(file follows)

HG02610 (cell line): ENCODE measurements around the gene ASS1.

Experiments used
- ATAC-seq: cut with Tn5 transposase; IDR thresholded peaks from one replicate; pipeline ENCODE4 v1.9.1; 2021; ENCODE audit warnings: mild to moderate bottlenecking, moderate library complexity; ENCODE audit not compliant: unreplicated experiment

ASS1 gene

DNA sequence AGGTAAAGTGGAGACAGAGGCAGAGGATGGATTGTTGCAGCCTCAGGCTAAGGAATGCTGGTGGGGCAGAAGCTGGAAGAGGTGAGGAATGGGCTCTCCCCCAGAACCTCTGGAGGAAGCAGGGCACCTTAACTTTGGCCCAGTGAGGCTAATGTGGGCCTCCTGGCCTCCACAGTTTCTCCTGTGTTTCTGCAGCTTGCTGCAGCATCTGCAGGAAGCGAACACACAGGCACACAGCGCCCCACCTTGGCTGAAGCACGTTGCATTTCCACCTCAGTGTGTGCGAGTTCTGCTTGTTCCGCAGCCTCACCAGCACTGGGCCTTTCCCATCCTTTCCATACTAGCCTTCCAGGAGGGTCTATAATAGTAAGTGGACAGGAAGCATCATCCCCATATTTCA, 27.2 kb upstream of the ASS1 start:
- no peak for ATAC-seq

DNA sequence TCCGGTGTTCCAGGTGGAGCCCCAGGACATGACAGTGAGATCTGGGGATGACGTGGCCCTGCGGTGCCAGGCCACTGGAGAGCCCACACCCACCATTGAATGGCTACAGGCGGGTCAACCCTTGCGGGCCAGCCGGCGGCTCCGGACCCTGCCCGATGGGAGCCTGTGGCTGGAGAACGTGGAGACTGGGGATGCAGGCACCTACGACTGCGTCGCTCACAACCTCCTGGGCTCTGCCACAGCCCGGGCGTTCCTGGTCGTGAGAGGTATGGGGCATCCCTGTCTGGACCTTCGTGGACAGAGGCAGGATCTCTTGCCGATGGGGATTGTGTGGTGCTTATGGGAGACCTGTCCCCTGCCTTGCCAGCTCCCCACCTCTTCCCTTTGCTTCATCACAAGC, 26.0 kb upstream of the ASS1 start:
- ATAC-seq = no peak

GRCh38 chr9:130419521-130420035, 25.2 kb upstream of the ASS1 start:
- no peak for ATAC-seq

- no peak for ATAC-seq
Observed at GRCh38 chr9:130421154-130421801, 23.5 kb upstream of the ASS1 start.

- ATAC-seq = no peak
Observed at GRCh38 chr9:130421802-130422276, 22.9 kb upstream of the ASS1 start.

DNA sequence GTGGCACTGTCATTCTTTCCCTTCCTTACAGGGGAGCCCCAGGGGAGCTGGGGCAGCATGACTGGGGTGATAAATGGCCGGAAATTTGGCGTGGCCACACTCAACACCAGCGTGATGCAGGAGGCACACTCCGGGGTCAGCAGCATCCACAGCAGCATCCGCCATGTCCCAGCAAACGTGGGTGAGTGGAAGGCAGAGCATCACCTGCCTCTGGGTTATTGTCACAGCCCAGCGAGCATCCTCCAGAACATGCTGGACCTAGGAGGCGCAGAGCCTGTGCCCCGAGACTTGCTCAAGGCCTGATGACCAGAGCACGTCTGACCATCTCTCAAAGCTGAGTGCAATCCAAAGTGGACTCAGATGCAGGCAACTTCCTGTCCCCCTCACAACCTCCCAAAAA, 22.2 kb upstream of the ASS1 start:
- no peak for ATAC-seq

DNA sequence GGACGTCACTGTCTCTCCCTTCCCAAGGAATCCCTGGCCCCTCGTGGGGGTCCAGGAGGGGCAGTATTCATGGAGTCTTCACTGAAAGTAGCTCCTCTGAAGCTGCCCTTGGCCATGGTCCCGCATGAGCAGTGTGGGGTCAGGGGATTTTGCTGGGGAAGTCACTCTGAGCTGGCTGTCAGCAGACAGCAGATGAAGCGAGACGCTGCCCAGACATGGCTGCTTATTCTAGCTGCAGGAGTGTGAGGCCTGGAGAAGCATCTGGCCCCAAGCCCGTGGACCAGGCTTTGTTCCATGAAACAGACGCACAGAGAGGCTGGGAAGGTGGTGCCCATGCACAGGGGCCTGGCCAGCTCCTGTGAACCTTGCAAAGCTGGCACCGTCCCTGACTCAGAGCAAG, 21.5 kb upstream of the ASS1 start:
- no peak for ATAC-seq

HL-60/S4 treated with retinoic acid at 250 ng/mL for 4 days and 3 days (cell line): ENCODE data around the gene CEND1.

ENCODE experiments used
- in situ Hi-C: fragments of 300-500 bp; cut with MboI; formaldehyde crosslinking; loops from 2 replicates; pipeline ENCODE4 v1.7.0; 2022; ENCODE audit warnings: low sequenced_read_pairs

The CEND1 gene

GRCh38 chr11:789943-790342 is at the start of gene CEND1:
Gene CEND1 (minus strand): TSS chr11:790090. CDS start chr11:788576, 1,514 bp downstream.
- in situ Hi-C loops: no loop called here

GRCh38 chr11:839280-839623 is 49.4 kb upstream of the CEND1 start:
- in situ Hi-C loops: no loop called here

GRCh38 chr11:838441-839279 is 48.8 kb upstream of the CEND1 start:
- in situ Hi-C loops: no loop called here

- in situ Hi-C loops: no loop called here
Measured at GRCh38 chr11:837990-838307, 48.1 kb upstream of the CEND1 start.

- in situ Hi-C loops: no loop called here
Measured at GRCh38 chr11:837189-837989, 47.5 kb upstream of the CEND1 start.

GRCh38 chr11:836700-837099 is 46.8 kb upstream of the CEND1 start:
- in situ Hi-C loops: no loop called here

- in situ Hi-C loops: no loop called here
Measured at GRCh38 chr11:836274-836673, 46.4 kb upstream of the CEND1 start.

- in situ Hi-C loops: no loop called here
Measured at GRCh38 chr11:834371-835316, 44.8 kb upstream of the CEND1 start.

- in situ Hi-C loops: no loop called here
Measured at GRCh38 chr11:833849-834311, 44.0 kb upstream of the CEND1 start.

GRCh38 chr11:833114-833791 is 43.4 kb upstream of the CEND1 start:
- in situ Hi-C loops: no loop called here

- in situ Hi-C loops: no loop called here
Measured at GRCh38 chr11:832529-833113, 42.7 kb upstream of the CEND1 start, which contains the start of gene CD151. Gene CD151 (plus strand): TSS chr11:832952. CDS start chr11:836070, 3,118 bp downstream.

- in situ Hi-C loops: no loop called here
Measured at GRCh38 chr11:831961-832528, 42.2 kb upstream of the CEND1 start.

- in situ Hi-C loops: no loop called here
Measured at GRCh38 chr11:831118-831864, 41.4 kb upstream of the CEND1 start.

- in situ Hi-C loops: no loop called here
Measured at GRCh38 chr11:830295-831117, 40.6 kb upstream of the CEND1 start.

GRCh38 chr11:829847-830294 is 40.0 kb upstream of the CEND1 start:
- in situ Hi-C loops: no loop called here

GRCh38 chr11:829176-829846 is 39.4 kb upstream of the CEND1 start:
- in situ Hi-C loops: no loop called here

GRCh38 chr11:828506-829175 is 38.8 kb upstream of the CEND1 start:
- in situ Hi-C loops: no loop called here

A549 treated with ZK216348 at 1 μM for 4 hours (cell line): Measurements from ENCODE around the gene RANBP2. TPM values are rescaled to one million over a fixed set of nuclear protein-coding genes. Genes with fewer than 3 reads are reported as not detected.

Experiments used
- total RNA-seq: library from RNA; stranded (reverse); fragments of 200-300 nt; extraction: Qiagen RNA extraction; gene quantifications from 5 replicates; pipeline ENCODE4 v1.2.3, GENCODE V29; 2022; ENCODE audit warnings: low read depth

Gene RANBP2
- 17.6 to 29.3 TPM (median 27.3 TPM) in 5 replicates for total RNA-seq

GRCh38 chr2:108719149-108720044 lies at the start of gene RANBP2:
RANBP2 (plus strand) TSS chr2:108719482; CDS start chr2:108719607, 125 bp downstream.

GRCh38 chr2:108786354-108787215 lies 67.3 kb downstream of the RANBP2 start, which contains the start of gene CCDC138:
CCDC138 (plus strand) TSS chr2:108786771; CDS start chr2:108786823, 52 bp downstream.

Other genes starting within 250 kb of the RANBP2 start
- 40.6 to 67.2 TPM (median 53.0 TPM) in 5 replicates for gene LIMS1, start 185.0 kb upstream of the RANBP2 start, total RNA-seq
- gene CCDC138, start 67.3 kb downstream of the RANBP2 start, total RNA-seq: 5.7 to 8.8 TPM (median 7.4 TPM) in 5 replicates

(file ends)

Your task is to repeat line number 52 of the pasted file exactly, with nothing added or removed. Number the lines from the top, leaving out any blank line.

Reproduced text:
GRCh38 chr11:829847-830294 is 40.0 kb upstream of the CEND1 start: